Thursday, 21 January 2016

Loughglynn - Ireland's only blackspot without an ambulance

Press release
Thursday 21st  January 2016

Loughglynn - Ireland's only blackspot without an ambulance. Lights are on, but no ambulance and no service for 30k people

Denis Naughten TD has branded the failure by the HSE to provide a 24 hour a day, 7 day a week ambulance service at the Loughglynn base to service the West Roscommon and East Mayo area as a ‘national disgrace’.
The HSE has spent €70,000 refurbishing a garda station which had previously been refurbished and then closed, in order to provide an emergency ambulance base for Ireland’s only official ambulance blackspot.

“West Roscommon/East Mayo is now the only official ambulance coverage blackspot in the whole country without an ambulance. This led to a recommendation in a HIQA report in November 2014 calling for an ambulance to be allocated to the area without delay,” said Denis Naughten.

He pointed out that the Ambulance Review Report, released by the Health Information and Quality Authority (HIQA), described Loughglynn and West Roscommon/East Mayo as being one of three ‘well-known ambulance blackspot areas’ that ‘remain without a dedicated ambulance resource’.

“The other two ambulance blackspots, Tuam and Mulranny, were allocated a dedicated ambulance with paramedic staff permanently appointed to the stations earlier this year. So why has Loughglynn being short changed?” queried Denis Naughten.
“Bizarrely while the lights are on 24hours a day, there is no ambulance service for a population of 29,680 within 25 minutes of Loughglynn, including an international airport at Knock.

“Delays in responding to life-threatening 999 calls in East Mayo and West Roscommon, with further delays in getting to hospital, put patients at a far higher risk of dying or having serious long term complications as well as delayed discharges from hospital - which puts further pressure on acute hospital budgets.

“The people of West Roscommon and East Mayo have played ambulance roulette for long enough and the least that they deserve is the implementation of the HIQA recommendation that they have a fully operational ambulance on  24 hour, 7 day service,” concluded Denis Naughten.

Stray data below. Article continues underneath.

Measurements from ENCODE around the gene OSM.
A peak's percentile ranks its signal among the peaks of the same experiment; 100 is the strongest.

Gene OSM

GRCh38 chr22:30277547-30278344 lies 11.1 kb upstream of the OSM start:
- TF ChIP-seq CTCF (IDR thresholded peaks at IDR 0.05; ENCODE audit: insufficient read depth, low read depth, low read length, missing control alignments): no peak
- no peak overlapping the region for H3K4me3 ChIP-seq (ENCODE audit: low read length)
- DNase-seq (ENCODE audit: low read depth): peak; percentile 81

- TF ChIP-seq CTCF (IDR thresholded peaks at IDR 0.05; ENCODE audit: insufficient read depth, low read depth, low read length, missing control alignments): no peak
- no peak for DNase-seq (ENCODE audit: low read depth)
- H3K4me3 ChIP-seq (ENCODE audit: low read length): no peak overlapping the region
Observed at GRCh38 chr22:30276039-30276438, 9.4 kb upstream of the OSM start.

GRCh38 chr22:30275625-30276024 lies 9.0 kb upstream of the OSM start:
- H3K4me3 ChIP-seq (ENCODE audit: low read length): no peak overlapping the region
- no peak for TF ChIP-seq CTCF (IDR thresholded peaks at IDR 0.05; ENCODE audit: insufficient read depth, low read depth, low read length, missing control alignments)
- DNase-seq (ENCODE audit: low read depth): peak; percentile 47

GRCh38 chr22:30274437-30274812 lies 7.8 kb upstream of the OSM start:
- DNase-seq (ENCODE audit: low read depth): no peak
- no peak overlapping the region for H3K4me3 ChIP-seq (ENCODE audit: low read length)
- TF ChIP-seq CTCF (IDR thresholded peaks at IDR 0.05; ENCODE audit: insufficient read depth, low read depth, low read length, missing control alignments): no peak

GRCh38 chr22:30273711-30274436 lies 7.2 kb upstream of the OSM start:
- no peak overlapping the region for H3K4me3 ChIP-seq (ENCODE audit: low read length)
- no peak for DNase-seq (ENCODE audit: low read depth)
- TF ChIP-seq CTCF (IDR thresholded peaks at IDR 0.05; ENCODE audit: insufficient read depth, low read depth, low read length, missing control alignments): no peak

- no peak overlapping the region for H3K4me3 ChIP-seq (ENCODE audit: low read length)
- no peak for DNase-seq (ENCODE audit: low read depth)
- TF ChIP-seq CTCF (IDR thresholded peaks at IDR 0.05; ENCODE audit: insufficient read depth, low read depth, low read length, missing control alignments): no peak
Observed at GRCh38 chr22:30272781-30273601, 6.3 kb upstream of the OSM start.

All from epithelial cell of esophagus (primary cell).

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Friday, 15 January 2016

60% of those saved by flood works cannot get insurance

60% of those saved by flood works cannot get insurance – Naughten

The insurance industry is trying to capitalise on flood victims by refusing them flood insurance even though they had informed their insurer of a flood wall protecting their home, claims Denis Naughten TD. 

A recent survey of the residents of the Derrymullen area of Ballinasloe, Co. Galway, who were flooded in November 2009 has shown that 60% of people cannot obtain flood cover even though Galway County Council and the OPW spent €1.5m on a flood wall.

“The flood defence was 100% effective against the most recent severe flooding and protected 100 houses in the Derrymullen area but the majority of home owners were refused flood cover, even after informing their insurer of the flood wall protecting their home,” stated Denis Naughten.

In 2011 the OPW and Galway County Council completed a flood defence wall to protect over 100 homes in Derrymullen which were flooded in November 2009. The cost of this defence was €1.5 million, yet despite this investment evidence exists relating to a lack of flood cover on properties inside the flood wall.

Since 2014 a memorandum of understanding is in place between the OPW and the Insurance Federation. This covers the exchange of information on State investment in flood defences similar to those in Derrymullen, where properties are protected to the 1 in 100 year return period. 

“Clearly insurers are not considering the presence of flood defences when making their decisions, resulting in families either having to accept reduced cover or higher premiums,” concluded Denis Naughten.